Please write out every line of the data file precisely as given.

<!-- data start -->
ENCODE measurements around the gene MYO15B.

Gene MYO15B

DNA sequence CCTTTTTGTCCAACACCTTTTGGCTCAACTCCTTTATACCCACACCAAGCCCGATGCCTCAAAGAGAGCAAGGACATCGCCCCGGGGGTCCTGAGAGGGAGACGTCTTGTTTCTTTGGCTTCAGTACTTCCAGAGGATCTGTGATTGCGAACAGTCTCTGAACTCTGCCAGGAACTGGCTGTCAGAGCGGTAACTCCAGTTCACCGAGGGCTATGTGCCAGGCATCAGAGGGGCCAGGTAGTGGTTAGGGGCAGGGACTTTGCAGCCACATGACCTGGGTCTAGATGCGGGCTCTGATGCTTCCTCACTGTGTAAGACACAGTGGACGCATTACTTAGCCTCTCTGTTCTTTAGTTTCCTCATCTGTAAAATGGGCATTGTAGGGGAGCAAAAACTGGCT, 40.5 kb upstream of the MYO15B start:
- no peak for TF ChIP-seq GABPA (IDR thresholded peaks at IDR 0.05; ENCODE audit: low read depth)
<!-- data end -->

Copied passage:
ENCODE measurements around the gene MYO15B.

Gene MYO15B

DNA sequence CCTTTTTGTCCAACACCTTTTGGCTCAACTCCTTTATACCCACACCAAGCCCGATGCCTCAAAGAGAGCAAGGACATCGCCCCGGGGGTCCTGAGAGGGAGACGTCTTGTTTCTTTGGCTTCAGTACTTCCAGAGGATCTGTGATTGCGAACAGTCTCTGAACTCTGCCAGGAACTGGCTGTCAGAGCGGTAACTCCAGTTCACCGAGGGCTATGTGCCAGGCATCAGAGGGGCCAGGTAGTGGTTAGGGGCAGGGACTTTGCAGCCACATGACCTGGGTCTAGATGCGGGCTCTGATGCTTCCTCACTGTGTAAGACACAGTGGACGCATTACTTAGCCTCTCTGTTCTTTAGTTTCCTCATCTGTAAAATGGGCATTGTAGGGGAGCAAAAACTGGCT, 40.5 kb upstream of the MYO15B start:
- no peak for TF ChIP-seq GABPA (IDR thresholded peaks at IDR 0.05; ENCODE audit: low read depth)